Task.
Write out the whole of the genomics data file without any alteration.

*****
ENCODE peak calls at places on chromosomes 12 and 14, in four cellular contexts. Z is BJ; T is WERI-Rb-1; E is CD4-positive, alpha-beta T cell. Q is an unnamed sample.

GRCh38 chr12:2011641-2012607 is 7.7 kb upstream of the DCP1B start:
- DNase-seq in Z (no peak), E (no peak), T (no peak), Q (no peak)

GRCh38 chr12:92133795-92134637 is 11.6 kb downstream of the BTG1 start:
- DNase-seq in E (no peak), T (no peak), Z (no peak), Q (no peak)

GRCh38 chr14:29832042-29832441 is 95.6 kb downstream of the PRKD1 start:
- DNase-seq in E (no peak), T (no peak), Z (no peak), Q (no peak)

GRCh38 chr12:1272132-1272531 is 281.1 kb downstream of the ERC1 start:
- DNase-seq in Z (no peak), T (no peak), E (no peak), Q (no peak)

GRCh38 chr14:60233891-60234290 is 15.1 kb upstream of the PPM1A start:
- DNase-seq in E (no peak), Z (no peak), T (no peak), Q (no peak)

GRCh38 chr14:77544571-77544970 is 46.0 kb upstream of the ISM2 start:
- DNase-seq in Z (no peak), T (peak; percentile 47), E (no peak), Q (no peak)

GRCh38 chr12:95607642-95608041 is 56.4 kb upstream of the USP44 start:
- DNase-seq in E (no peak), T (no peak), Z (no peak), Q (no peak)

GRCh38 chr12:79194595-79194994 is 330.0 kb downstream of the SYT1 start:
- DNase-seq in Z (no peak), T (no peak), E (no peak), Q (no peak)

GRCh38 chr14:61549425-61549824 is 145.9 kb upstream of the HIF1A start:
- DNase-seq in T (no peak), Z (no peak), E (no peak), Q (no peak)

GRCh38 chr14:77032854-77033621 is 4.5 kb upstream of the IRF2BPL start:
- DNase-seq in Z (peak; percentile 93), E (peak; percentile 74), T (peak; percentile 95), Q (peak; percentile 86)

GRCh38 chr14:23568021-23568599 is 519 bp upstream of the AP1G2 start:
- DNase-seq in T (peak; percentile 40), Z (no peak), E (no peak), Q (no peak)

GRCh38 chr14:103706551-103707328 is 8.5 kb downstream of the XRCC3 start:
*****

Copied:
ENCODE peak calls at places on chromosomes 12 and 14, in four cellular contexts. Z is BJ; T is WERI-Rb-1; E is CD4-positive, alpha-beta T cell. Q is an unnamed sample.

GRCh38 chr12:2011641-2012607 is 7.7 kb upstream of the DCP1B start:
- DNase-seq in Z (no peak), E (no peak), T (no peak), Q (no peak)

GRCh38 chr12:92133795-92134637 is 11.6 kb downstream of the BTG1 start:
- DNase-seq in E (no peak), T (no peak), Z (no peak), Q (no peak)

GRCh38 chr14:29832042-29832441 is 95.6 kb downstream of the PRKD1 start:
- DNase-seq in E (no peak), T (no peak), Z (no peak), Q (no peak)

GRCh38 chr12:1272132-1272531 is 281.1 kb downstream of the ERC1 start:
- DNase-seq in Z (no peak), T (no peak), E (no peak), Q (no peak)

GRCh38 chr14:60233891-60234290 is 15.1 kb upstream of the PPM1A start:
- DNase-seq in E (no peak), Z (no peak), T (no peak), Q (no peak)

GRCh38 chr14:77544571-77544970 is 46.0 kb upstream of the ISM2 start:
- DNase-seq in Z (no peak), T (peak; percentile 47), E (no peak), Q (no peak)

GRCh38 chr12:95607642-95608041 is 56.4 kb upstream of the USP44 start:
- DNase-seq in E (no peak), T (no peak), Z (no peak), Q (no peak)

GRCh38 chr12:79194595-79194994 is 330.0 kb downstream of the SYT1 start:
- DNase-seq in Z (no peak), T (no peak), E (no peak), Q (no peak)

GRCh38 chr14:61549425-61549824 is 145.9 kb upstream of the HIF1A start:
- DNase-seq in T (no peak), Z (no peak), E (no peak), Q (no peak)

GRCh38 chr14:77032854-77033621 is 4.5 kb upstream of the IRF2BPL start:
- DNase-seq in Z (peak; percentile 93), E (peak; percentile 74), T (peak; percentile 95), Q (peak; percentile 86)

GRCh38 chr14:23568021-23568599 is 519 bp upstream of the AP1G2 start:
- DNase-seq in T (peak; percentile 40), Z (no peak), E (no peak), Q (no peak)

GRCh38 chr14:103706551-103707328 is 8.5 kb downstream of the XRCC3 start: